Google yesterday released an open-source micro-benchmark test named as RoboHornet for evaluating the browser performance. In the performance test, Microsoft’s Internet Explorer 10 scored extremely well, but what was puzzling was Chrome’s own performance in the test. It was extremely bad and displeasing. Firefox fell flat on its face on every platform except OS X, where it managed to place ahead of Opera. Microsoft’s Internet Explorer 10 on Windows 8 RTM build came out the winner all the way!
Though Microsoft appreciated the gesture (IE 10 Performance) and praised its engineering team for building such a browser, it didn’t consider Google’s general-purpose browser speed test RoboHornet as the representative of a browser experience since the test on the specific aspects of browser performance only and not the performance users might encounter on real-world sites.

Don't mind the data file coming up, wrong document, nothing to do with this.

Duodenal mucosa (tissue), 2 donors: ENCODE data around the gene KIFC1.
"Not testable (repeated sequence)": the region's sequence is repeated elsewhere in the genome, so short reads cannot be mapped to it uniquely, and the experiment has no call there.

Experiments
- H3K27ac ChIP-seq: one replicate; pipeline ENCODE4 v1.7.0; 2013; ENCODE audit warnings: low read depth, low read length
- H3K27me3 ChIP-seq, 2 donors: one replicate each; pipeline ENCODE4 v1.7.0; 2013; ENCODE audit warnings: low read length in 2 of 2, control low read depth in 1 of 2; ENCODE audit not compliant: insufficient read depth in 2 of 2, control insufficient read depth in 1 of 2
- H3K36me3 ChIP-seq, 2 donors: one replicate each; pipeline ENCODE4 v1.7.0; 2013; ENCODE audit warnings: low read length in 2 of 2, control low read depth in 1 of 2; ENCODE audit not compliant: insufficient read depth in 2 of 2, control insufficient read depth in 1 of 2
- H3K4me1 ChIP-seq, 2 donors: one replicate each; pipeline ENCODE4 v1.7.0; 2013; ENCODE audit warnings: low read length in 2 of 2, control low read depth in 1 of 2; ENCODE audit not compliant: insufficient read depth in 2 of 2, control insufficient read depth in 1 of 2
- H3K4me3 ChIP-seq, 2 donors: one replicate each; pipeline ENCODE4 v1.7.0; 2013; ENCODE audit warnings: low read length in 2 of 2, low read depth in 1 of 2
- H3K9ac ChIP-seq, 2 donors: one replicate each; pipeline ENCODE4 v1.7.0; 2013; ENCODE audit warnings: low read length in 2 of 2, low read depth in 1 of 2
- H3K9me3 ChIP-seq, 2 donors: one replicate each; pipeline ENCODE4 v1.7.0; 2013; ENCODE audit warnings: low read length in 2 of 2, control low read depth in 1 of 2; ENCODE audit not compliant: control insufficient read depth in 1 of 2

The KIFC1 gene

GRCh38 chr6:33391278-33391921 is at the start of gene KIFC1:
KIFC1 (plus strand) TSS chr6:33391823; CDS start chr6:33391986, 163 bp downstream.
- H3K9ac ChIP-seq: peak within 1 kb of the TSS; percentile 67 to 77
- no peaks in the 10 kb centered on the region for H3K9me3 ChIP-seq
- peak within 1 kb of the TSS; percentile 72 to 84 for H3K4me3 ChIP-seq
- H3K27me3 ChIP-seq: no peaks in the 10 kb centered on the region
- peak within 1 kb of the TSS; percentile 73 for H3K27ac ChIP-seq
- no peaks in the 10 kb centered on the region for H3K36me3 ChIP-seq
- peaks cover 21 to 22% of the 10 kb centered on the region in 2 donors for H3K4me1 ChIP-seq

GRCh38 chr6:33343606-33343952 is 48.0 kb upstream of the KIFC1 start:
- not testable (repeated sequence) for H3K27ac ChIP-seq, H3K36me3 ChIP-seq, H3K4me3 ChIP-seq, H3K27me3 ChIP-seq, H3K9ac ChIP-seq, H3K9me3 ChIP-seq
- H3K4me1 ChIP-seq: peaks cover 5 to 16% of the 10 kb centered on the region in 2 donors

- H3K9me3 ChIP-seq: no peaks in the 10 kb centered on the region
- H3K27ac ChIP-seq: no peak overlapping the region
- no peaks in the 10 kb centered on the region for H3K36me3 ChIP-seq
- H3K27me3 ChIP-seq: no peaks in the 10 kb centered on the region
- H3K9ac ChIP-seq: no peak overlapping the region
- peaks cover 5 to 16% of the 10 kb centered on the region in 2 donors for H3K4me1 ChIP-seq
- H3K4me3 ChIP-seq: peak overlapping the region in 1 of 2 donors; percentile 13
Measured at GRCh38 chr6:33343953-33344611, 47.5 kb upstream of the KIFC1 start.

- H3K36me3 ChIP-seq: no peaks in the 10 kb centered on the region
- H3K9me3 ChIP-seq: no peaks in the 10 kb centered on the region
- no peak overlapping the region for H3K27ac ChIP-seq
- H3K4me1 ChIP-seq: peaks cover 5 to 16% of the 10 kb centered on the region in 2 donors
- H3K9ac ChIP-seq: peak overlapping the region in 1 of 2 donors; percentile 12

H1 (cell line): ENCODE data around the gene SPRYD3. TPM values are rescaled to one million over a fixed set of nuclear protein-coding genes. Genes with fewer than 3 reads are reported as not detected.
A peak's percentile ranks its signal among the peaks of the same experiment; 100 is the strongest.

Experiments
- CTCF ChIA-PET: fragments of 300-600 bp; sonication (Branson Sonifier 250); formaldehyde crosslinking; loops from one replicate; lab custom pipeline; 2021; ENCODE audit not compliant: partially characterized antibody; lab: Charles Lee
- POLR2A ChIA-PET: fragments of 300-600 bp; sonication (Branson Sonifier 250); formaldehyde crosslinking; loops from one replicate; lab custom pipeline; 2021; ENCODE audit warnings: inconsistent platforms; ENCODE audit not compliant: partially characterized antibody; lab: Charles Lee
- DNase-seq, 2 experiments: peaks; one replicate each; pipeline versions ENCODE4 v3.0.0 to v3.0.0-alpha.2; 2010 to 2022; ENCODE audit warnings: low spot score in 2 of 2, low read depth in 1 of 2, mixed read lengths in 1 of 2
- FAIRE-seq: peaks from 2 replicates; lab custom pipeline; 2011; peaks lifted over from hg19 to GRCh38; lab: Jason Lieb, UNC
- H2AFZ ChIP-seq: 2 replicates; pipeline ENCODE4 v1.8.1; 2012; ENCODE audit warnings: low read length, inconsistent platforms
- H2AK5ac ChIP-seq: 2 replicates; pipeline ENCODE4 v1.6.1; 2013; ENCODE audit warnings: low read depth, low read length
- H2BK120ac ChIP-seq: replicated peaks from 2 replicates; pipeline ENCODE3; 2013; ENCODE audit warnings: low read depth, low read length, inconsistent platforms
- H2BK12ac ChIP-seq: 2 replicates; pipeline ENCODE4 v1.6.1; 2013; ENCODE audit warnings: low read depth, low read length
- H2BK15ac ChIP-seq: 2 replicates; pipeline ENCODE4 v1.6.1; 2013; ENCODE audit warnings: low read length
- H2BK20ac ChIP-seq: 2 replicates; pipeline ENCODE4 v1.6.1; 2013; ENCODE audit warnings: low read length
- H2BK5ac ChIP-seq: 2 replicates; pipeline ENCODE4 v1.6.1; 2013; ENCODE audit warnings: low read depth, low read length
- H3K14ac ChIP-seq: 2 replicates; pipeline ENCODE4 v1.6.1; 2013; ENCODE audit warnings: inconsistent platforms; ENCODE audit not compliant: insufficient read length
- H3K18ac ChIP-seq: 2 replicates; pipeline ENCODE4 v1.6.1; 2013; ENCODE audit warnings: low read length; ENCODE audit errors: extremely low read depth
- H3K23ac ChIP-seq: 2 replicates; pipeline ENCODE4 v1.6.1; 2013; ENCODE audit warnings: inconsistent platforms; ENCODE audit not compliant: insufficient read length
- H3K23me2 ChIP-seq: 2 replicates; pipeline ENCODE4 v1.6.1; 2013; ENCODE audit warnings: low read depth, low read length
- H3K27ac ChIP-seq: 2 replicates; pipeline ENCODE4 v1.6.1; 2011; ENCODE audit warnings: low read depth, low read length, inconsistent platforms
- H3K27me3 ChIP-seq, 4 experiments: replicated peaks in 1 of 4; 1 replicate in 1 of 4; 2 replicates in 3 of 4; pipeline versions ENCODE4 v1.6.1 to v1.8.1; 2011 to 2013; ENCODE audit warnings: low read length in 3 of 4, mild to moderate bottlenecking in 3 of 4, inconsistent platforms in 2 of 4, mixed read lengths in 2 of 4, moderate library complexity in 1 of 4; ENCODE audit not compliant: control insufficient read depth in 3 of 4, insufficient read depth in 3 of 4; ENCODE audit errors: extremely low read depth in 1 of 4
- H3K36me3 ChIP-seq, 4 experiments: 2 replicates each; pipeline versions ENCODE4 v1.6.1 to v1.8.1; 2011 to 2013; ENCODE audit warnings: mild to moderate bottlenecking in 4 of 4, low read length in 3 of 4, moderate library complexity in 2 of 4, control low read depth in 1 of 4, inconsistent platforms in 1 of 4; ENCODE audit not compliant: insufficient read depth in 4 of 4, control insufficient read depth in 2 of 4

Microsoft therefore came up with the new version of the open-source browser benchmark – RoboHornet Pro that seems to take the same Google’s RoboHornet micro-benchmak approach, but run it in the context of a real-world scenario. The impartial benchmark takes into account all the essential factors for evaluating a browser.
It uses modern web technologies like CSS3 Animations, CSS3 Transforms, CSS3 Text Shadows, custom WOFF fonts, Unicode, and Touch. Under Microsoft’s test, Chrome as expected, fails to deliver.
Chrome slows down on several occasions, crawls and stops responding at times that’s because it hasn’t been designed to handle a benchmark load in the context of a real-world scenario, says Microsoft. On the other hand, Internet Explorer 10 remains responsive, continues animating the screen, and finishes the test in less than half the time that Chrome does.
If you do not believe it, you can test your browser at RoboHornet Pro or take a look at the video below.
Source: Windows Team Blog.